GRATZ COLLEGE , oldest independent college of Jewish studies in North America. In 1856 Hyman *Gratz, Philadelphia merchant, philanthropist, and scion of one of America's earliest Jewish families, established a trust indenture of approximately $150,000 to provide an annuity for his adopted son and, if the son died without issue, for a nephew. By 1893, both son and nephew had died childless. According to the deed of trust, the estate was then assigned to Congregation Mikveh Israel to establish "a college for the education of Jews residing in city and county of Philadelphia."
The limitations of the trust's income led Mikveh Israel to establish Gratz College for the more specific mission of educating Jewish teachers. Gratz's founders wanted it to serve the entire Philadelphia Jewish community and thus from its inception, Gratz accepted women, the first institution of higher Jewish education to do so. In that same spirit, even before the college opened classes, the Orthodox Mikveh Israel inaugurated the institution with public presentations by the leaders of Reform and Conservative Judaism.
Dedicated to the methodology of *Wissenschaft des Judentums and to being nondenominational, Gratz's mission was to teach Hebrew texts, train teachers for Jewish schools, and provide adult education. In 1909, it established a "school of observation practice" that allowed students to take college courses, while observing and practicing teaching in a Jewish elementary school. As Gratz's leaders were also dedicated to Zionism, the college introduced courses conducted in Modern Hebrew in 1922. As the Jewish community of Philadelphia expanded under the Jewish Federation model, Gratz College merged with the older Hebrew Education Society in 1928. Founded in 1848 by Isaac *Leeser, the Hebrew Education Society had received a state charter that allowed it to "furnish to graduates and others the usual degrees of Bachelor of Arts, Master of Arts and Doctor of Laws and Divinity." The merger thus conveyed to Gratz College the right to offer academic degrees, but despite faculty support, decisions of Gratz's governing board delayed Gratz's issuing of such degrees until 1952, when it awarded its first Bachelor of Hebrew Literature (bhl).
During the 1920s, Gratz's founding commitment to all streams of Judaism as well as to the Wissenschaft approach led to debates and compromises particularly regarding the training of Reform Jewish teachers. These concerns were ultimately resolved in 1960 by Gratz's establishment of the Isaac Mayer Wise program within its normal school, a unique development that produced educators specifically qualified to teach in Reform religious schools and recognized by the Union of American Hebrew Congregations (now the Union for Reform Judaism).
In 1967, Gratz College received full accreditation by the Middle States Commission on Higher Education. By 1987, Gratz had introduced master's degrees in Hebrew literature, Jewish music, Jewish education, Jewish studies, and Jewish liberal studies, as well as various graduate certificates. Self-study occasioned by the accreditation process more clearly defined Gratz's secondary school offerings eventually leading to the establishment of its Jewish Community High School (jchs). Consolidating the Isaac M. Wise program with the large array of courses on topics ranging from intensive text and language to service learning to classes designed for Jewish students with special needs, the jchs grew to 13 sites and almost 1,000 students by 2005.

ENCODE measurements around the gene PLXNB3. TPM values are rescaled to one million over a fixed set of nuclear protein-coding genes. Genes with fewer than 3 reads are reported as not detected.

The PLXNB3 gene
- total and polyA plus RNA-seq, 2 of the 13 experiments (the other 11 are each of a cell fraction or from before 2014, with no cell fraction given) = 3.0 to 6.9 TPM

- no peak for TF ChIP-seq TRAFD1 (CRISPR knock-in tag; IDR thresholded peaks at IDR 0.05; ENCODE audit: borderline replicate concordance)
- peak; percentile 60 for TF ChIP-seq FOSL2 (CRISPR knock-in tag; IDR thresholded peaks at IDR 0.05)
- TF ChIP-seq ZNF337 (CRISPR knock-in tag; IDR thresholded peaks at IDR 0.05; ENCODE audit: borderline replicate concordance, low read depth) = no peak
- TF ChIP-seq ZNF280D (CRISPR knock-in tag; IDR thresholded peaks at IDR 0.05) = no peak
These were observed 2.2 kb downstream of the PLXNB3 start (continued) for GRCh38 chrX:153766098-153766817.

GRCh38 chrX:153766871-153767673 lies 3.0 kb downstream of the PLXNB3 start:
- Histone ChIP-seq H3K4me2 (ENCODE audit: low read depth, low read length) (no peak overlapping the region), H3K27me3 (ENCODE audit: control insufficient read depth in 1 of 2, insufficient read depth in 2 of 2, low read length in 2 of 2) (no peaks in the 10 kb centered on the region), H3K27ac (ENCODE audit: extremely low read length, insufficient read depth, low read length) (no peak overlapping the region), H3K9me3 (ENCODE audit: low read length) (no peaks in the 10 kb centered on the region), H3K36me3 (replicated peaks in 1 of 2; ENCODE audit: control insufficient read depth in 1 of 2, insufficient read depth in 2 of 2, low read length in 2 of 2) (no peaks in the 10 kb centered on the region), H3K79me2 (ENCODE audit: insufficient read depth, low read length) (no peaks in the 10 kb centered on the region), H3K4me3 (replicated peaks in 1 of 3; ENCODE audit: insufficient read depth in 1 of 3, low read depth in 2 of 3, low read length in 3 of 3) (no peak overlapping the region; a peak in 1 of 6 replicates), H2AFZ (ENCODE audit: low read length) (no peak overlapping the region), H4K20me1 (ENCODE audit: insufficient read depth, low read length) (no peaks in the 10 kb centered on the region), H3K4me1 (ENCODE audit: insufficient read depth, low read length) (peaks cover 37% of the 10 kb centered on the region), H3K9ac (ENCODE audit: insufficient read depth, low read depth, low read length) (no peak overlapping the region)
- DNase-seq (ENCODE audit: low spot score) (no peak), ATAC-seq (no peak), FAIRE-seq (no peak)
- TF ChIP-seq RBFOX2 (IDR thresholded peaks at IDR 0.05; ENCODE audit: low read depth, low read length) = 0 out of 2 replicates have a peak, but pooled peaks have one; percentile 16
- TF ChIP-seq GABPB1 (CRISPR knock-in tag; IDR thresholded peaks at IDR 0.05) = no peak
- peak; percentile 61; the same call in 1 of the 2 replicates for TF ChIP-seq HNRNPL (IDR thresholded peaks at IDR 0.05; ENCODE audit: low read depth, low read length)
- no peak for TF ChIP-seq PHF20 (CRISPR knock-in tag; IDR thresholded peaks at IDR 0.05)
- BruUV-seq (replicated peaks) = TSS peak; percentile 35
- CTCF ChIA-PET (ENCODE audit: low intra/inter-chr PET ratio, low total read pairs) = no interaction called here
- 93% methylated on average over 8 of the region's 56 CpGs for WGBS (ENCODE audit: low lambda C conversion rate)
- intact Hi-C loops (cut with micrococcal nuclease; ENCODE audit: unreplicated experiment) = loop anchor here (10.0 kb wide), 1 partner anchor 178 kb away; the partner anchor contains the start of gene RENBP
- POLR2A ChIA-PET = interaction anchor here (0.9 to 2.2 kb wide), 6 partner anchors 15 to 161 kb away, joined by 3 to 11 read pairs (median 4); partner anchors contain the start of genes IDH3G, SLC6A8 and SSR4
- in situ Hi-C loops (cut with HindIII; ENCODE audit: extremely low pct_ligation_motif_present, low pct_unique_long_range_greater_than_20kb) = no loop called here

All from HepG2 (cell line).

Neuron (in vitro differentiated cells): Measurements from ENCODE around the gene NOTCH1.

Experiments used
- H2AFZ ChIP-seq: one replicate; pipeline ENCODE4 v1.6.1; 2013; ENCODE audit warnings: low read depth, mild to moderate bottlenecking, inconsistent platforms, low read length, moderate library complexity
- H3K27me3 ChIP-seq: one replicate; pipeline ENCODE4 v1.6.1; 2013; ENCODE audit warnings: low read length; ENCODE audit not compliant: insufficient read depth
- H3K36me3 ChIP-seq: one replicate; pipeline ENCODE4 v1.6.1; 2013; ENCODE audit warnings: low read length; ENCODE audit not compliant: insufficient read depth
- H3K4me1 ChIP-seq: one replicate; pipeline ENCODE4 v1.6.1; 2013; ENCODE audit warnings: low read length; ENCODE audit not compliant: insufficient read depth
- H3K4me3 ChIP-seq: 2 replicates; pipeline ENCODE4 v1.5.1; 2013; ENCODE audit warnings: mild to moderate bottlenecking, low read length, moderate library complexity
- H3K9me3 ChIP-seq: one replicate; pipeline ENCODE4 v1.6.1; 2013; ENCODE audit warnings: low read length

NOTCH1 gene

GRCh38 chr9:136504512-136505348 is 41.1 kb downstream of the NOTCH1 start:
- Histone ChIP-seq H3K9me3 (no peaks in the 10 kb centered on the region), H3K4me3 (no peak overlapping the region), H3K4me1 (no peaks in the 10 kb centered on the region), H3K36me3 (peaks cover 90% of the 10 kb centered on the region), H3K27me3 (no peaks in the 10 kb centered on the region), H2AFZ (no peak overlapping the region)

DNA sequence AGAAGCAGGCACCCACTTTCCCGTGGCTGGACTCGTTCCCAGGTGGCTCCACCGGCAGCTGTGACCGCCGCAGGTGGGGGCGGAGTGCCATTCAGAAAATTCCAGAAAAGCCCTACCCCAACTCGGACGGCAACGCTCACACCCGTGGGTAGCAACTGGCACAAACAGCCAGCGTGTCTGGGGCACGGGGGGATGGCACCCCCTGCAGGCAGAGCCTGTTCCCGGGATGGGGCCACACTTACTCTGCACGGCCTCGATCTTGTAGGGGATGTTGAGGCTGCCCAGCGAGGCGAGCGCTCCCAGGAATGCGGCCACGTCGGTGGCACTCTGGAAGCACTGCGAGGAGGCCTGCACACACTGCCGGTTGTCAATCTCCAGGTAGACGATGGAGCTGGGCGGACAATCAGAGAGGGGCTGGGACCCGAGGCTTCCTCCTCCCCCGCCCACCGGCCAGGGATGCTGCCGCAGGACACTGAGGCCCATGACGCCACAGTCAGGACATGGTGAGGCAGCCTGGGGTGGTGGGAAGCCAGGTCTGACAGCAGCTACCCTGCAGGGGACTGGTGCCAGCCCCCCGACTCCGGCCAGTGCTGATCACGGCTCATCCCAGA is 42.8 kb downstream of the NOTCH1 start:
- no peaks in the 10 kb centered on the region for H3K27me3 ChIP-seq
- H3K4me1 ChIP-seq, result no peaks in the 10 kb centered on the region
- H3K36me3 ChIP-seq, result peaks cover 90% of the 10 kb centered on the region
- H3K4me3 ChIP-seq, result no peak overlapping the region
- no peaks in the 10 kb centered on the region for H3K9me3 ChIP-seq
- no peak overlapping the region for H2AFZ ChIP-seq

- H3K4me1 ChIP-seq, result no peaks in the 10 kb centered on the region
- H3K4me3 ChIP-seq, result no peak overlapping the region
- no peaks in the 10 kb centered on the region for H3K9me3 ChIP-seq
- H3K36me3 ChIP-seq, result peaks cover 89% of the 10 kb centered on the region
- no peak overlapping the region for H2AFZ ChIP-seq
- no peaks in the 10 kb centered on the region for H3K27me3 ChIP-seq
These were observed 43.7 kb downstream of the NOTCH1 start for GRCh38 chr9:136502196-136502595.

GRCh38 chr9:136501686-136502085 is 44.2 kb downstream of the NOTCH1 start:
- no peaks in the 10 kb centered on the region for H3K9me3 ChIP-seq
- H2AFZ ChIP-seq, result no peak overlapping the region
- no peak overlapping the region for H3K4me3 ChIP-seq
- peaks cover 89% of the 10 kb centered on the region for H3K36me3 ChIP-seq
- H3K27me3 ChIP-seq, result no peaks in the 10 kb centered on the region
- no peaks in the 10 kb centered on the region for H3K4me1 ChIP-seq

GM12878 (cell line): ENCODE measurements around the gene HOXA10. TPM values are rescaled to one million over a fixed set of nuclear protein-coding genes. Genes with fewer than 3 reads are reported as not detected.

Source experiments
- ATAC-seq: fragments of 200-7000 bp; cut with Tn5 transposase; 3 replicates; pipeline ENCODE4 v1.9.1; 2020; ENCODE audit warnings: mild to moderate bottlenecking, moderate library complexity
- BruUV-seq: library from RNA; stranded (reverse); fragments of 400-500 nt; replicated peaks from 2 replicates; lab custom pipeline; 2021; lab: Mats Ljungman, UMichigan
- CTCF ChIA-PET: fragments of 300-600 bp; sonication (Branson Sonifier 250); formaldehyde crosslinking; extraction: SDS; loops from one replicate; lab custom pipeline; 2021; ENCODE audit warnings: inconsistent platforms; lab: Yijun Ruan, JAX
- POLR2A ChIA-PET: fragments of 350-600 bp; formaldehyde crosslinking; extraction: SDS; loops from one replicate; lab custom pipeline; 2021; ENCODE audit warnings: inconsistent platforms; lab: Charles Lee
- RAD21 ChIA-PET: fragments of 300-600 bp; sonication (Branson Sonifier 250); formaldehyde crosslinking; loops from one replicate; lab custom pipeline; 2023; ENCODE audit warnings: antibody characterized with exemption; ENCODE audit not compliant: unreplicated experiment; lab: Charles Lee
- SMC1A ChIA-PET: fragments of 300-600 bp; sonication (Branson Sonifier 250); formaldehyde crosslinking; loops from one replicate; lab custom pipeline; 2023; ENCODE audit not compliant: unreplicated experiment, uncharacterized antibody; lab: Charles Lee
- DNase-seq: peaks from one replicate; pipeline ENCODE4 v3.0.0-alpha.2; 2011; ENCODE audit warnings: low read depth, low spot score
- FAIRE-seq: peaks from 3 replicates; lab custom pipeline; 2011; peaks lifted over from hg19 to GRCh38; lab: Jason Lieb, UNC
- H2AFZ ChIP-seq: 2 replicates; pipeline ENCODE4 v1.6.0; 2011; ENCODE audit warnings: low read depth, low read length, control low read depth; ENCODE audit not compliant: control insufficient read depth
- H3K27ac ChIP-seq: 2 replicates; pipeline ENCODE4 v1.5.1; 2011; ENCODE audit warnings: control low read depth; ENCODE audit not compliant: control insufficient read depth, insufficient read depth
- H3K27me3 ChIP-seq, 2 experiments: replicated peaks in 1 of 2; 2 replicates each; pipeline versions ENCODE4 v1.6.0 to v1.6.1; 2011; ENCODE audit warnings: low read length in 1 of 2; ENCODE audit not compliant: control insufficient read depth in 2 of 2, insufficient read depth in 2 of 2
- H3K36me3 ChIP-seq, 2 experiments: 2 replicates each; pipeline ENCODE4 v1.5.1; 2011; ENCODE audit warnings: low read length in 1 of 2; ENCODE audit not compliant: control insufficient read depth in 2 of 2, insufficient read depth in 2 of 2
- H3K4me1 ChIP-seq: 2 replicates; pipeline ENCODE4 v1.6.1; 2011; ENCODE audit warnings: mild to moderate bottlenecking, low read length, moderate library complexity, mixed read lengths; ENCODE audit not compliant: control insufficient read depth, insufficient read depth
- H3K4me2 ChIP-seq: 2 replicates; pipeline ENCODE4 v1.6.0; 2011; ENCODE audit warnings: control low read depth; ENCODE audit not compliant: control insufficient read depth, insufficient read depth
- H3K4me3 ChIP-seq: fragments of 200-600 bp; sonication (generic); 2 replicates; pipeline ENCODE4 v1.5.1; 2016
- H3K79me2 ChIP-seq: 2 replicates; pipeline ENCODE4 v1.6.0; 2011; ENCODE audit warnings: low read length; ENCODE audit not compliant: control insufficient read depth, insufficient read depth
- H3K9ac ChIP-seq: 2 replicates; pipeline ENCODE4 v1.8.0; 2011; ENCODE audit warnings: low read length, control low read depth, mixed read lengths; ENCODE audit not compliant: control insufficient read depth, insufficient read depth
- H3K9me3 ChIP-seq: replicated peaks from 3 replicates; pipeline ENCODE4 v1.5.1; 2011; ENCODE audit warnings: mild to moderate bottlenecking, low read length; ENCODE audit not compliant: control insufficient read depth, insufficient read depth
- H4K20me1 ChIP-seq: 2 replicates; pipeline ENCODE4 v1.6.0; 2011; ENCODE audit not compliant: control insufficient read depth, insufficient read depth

As Gratz College developed, its funding by the local Jewish federation lessened. Thus, from the 1960s through 2005, the percentage of its funding from the Jewish Federation of Greater Philadelphia declined from 78% to 12%. This reduction was both relative and absolute, yet it did not prevent Gratz from expanding its offerings and personnel.
Gratz's broad communal commitment extended to its academic resources. Its Tuttleman Library was opened to the public in 2003 and contains a research collection covering all areas of Judaic scholarship as well as specialized holdings such as rare Judaica beginning with the dawn of Hebrew printing, a major collection of Jewish music, and an archive of oral histories of the Holocaust that was among the first to be assembled in the United States. In the 1990s Gratz College inaugurated a Master of Arts in Education for teachers in public and private schools throughout eastern Pennsylvania. By 2005, some 900 graduate students had matriculated in that program.
From the 1990s Gratz College students had come from communities throughout the United States as well as from Israel, Europe, and occasionally East Asia. Building on its original mandate, Gratz College had become a transdenomi-national institution where Jews from all streams taught and studied together as members of its faculty, student body, and public audiences. In 2005 they pursued graduate certificates and professional degrees that provide advanced credentials for serving the Jewish community and general education and could also earn the baccalaureate. By 2005 Gratz's adoption of technology allowed it to offer more online courses in Jewish studies than any other institution as well as the first online Master of Arts in Jewish Studies. It also developed video conference courses and week-long intensive immersion courses while strengthening its on-campus offerings.
D.A. King, "A History of Gratz College, 1893–1928" (Ph.D. diss., Dropsie University, 1976); J. Kutnick, "Serving the Jewish Community, Pursuing High Jewish Learning: Gratz College in Historical Perspective," in: R.M. Geffen and M.B. Edelman (eds.), Freedom and Responsibility: Exploring the Challenges of Jewish Continuity (1998), 321–48.
[Jonathan Rosenbaum (2nd ed.)]